Ink & Pixel: Evangelion: 1.01 You Are (Not) Alone

Ink & Pixel is a source of pride and joy for me as a writer and as such, I’m always striving to take this column further for those who read and enjoy it. If you yourself, or anyone you know, helped to make any of the amazing feature animated films found within this column, I would love to talk to you to further my knowledge. Please contact me at [email protected] so we can discuss it further.

Remake. Re-imagining. Reboot. These, more often than not, are the three most terrifying words one can hear when hearing that a film they hold dear is being reintroduced for the consumption of a new generation. Remakes are often plagued with poor casting choices, uninspired reproduction of scenes that never moved the story forward to begin with, and special effects that lack the purity of old school ingenuity and imagination. When directors Masayuki, Kazuya Tsurumaki, and Hideake Anno decided to retool the highly acclaimed television and film series NEON GENESIS: EVANGELION into four brand new feature-length films, it was anything but terrifying. It was a presentation of old ideas with a new sense of purpose- and it was awesome.

EVANGELION: 1.0: YOU ARE (NOT) ALONE is the incredibly visceral and compelling tale of 14-year-old Shinji Akari (Megumi Ogata/Spike Spencer), and how he came to pilot the Eva Unit-01, a synthetic humanoid weapon capable of mimicking a pilot's thoughts and actions. After an event known throughout the film's history as the “second impact”, an apocalyptic event that nearly leveled all of the world, Shinji is invited to a dystopian Tokyo-3 by his estranged father, Gendo Ikari (Fumihiko Tachiki/John Swasey). Shinji soon discovers that the true purpose of his being summoned to the NERV headquarters is to pilot a government sanctioned, larger-than-life robot, capable of immeasurable destruction.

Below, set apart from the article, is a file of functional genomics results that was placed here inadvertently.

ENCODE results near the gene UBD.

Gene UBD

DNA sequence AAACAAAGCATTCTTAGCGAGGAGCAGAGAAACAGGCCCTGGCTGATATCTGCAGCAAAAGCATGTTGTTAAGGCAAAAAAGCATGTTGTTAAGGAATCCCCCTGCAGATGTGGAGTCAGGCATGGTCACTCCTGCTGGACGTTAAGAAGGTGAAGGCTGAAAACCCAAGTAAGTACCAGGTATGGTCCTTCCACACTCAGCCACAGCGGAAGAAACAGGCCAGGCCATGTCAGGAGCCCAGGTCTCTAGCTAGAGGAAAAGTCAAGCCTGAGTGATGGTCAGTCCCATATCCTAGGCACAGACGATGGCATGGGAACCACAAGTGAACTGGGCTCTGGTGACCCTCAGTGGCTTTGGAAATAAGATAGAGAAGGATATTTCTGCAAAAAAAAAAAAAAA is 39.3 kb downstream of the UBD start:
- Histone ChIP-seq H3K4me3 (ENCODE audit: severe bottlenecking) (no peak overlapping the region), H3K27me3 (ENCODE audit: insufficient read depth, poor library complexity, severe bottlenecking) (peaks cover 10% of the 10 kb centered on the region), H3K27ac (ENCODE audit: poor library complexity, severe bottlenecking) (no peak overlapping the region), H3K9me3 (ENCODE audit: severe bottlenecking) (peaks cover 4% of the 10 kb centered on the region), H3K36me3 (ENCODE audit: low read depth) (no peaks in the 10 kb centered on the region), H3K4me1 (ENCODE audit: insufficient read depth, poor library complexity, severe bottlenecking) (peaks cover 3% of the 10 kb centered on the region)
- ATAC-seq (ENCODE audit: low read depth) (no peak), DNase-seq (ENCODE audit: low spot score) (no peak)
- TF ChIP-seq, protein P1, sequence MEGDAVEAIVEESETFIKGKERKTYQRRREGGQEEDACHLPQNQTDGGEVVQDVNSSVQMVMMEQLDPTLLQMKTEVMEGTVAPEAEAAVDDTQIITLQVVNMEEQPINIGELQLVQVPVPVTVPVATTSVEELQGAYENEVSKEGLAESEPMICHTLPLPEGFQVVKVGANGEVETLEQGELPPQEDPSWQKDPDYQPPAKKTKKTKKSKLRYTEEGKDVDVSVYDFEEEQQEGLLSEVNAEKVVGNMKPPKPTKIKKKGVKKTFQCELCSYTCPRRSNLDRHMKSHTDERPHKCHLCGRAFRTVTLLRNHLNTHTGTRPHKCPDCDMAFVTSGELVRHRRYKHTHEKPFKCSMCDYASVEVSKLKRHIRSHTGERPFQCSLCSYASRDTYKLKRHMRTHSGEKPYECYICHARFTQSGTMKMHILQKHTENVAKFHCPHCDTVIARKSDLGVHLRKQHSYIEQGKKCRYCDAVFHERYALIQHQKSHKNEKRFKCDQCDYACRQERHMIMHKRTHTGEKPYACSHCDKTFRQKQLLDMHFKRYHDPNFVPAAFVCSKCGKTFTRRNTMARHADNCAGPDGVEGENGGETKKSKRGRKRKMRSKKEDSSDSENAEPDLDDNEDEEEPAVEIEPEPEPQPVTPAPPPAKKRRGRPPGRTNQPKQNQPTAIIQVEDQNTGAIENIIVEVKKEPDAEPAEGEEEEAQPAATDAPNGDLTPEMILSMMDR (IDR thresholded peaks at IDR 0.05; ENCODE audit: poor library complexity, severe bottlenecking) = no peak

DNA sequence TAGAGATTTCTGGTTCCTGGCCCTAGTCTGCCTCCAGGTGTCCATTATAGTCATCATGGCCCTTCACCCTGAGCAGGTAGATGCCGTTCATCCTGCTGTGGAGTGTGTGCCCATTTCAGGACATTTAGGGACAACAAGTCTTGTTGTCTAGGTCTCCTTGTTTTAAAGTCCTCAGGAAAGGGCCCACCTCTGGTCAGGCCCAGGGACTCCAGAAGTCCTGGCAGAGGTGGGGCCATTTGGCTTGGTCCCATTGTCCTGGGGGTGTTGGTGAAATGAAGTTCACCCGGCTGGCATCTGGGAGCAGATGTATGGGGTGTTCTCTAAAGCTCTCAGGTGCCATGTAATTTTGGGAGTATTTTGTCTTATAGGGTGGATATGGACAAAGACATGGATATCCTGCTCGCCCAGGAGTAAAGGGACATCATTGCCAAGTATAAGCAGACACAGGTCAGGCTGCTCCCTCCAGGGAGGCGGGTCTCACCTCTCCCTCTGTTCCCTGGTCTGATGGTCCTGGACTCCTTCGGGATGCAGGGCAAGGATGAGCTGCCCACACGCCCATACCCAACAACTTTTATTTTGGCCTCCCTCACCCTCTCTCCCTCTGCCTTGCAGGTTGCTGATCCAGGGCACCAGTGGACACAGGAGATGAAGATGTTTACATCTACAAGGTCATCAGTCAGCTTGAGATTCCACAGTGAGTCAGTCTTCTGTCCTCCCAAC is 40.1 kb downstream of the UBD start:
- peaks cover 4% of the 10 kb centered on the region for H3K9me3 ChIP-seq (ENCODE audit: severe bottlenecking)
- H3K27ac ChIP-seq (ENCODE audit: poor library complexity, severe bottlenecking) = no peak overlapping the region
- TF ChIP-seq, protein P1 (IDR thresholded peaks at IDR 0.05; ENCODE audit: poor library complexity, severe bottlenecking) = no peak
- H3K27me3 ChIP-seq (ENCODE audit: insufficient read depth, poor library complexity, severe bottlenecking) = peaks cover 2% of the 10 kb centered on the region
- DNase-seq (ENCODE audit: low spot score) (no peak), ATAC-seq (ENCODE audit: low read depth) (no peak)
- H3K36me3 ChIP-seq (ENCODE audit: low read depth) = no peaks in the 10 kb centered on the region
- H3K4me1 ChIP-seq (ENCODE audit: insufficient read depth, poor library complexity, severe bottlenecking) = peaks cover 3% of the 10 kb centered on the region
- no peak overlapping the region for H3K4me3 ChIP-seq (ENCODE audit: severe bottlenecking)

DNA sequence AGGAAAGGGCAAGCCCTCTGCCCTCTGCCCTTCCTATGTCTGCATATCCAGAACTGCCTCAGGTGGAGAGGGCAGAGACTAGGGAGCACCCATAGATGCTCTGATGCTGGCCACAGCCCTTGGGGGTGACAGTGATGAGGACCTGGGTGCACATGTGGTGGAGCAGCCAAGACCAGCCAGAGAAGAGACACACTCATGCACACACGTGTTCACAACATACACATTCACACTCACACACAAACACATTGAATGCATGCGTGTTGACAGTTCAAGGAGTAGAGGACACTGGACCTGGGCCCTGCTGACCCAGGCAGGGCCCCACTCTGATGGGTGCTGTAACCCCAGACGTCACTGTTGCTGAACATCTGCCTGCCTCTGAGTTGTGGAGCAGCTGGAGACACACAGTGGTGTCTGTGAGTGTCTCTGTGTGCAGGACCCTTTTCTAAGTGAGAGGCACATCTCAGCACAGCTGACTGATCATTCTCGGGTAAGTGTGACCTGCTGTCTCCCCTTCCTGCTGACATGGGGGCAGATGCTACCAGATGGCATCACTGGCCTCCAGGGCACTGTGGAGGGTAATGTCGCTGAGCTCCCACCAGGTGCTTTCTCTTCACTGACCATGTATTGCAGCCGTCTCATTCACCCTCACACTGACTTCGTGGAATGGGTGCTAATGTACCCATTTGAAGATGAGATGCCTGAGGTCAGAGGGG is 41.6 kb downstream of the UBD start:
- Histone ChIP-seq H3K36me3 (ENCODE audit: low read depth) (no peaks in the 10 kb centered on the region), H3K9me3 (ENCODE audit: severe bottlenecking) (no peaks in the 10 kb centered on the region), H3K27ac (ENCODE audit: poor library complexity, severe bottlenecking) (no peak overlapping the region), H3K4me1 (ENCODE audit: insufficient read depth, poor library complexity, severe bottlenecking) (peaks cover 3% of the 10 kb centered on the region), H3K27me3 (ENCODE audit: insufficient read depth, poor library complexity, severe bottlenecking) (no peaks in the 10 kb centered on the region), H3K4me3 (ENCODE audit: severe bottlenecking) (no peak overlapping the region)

The robots, known as Evangelions, are humanity's last way of combating The Angels, a malevolent group of beings derived from the rejected life forms born at the beginning of man's creation. Sound complicated? It is. All you really need to know is that The Angels will stop at nothing for their chance at conquering the civilization that they feel the humans have been squandering for far to long.

Under the guidance of Operations Director Misato Katsuragi (Kotomo Mitshushi/Allison Keith), Shinji, along with the pilots of Eva Unit-00: Rei Ayaname (Megumi Hayashibara/Brina Palencia) and Eva Unit-02: Asuka Langley Sohryu (Yuko Miyamura/Tiffany Grant), must confront their inner demons to emotionally master the functionality of the Evas and rescue all of mankind from their inevitable destruction.

EVANGELION: 1.0: YOU ARE (NOT) ALONE came about when Original Story, Screenplay, and Chief Director Hideaki Anno felt that fans of the original EVAGELION television series and films were beginning to stray from the Japanese animation (anime) medium. Anno felt that for years there had been no significant growth in the storytelling department of the industry. So rather than write a brand new epic for a new audience, Anno decided to present his masterpiece in a way that had never been seen before. It was risky. It might even sound a little narcissistic on the part of Anno, but let's read on and find out how it worked, shall we?

When reinventing EVANGELION, the first thing Anno and his team saw fit to do was revitalize every last scrap of animation used in the previous installments of the series. Things such as backgrounds, cityscapes, and pivotal character scenes were all thrown away and re-created for the purpose of the new film being as fresh as possible. Stepping up to the plate in honor of tackling this challenge of a film project was Studio Khara, founded by Annon and established in May of 2006.. Up until this point in the history of EVANGELION, the Japanese animation studios Production I.G. (GHOST IN THE SHELL, BLOOD: THE LAST VAMPIRE) and GAINAX (MAGICAL SHOPPING ARCADE, FLCL) had been responsible for all of the previous installments in the series as well as the two films NEON GENESIS EVANGELION: DEATH & REBIRTH and NEON GENESIS EVANGELION: THE END OF EVANGELION.

If you're an established fan of the EVANGELION television or film series, the very first aspect of these films that will grab your interest is the sleek CG animation that has been applied to the film. It's important to remember that at this point the series had been established over 12 years ago, at a time when hand drawn cels and painted backgrounds were the standard. So to see the series finally making the leap into the digital age was really something. And to top it all off the story of EVANGELION would be told using digital 3D art and effects.